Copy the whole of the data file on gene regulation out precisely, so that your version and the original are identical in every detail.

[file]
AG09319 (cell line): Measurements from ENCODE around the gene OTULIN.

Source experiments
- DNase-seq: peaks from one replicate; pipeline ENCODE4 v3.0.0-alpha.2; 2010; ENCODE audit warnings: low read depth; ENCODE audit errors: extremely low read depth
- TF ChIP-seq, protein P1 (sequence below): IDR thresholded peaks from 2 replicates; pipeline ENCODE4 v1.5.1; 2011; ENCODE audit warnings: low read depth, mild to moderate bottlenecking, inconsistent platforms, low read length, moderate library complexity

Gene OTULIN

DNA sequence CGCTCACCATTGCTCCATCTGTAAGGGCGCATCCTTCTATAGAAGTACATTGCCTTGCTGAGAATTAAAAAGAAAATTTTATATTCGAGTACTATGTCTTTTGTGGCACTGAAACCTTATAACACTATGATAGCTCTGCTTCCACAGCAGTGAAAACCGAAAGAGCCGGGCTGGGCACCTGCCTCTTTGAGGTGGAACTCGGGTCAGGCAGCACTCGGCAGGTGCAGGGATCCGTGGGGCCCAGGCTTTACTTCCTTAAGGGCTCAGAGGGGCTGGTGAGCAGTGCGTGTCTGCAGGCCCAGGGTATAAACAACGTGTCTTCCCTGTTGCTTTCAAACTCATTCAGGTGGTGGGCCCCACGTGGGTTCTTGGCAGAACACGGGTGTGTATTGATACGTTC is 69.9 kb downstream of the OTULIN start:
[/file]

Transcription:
AG09319 (cell line): Measurements from ENCODE around the gene OTULIN.

Source experiments
- DNase-seq: peaks from one replicate; pipeline ENCODE4 v3.0.0-alpha.2; 2010; ENCODE audit warnings: low read depth; ENCODE audit errors: extremely low read depth
- TF ChIP-seq, protein P1 (sequence below): IDR thresholded peaks from 2 replicates; pipeline ENCODE4 v1.5.1; 2011; ENCODE audit warnings: low read depth, mild to moderate bottlenecking, inconsistent platforms, low read length, moderate library complexity

Gene OTULIN

DNA sequence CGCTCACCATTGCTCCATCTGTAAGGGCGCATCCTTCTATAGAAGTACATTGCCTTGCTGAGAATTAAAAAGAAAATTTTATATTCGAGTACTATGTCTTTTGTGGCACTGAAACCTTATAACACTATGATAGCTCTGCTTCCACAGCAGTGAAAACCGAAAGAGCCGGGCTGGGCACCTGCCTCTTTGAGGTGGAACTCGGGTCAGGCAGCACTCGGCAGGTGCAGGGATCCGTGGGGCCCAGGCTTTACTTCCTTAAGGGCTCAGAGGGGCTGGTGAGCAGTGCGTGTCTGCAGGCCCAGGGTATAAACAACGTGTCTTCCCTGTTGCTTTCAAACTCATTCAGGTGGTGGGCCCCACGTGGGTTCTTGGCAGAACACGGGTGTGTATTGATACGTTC is 69.9 kb downstream of the OTULIN start: